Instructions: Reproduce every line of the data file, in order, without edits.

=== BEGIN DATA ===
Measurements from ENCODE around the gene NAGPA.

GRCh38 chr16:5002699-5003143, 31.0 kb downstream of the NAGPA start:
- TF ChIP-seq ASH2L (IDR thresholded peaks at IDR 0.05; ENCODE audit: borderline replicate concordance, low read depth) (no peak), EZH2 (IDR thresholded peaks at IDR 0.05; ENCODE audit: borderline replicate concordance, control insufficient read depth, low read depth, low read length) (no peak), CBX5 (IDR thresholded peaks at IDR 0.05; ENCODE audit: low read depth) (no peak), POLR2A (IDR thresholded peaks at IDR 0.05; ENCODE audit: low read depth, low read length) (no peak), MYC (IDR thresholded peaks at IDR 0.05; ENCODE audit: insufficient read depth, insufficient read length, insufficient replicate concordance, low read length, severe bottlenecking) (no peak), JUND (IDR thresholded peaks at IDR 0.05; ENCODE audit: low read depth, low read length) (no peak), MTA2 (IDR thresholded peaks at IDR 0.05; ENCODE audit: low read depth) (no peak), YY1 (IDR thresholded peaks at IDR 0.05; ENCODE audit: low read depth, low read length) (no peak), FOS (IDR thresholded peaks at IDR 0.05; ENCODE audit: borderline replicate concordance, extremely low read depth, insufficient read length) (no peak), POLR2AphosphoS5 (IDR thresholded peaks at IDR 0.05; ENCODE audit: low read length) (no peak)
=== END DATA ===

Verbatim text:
Measurements from ENCODE around the gene NAGPA.

GRCh38 chr16:5002699-5003143, 31.0 kb downstream of the NAGPA start:
- TF ChIP-seq ASH2L (IDR thresholded peaks at IDR 0.05; ENCODE audit: borderline replicate concordance, low read depth) (no peak), EZH2 (IDR thresholded peaks at IDR 0.05; ENCODE audit: borderline replicate concordance, control insufficient read depth, low read depth, low read length) (no peak), CBX5 (IDR thresholded peaks at IDR 0.05; ENCODE audit: low read depth) (no peak), POLR2A (IDR thresholded peaks at IDR 0.05; ENCODE audit: low read depth, low read length) (no peak), MYC (IDR thresholded peaks at IDR 0.05; ENCODE audit: insufficient read depth, insufficient read length, insufficient replicate concordance, low read length, severe bottlenecking) (no peak), JUND (IDR thresholded peaks at IDR 0.05; ENCODE audit: low read depth, low read length) (no peak), MTA2 (IDR thresholded peaks at IDR 0.05; ENCODE audit: low read depth) (no peak), YY1 (IDR thresholded peaks at IDR 0.05; ENCODE audit: low read depth, low read length) (no peak), FOS (IDR thresholded peaks at IDR 0.05; ENCODE audit: borderline replicate concordance, extremely low read depth, insufficient read length) (no peak), POLR2AphosphoS5 (IDR thresholded peaks at IDR 0.05; ENCODE audit: low read length) (no peak)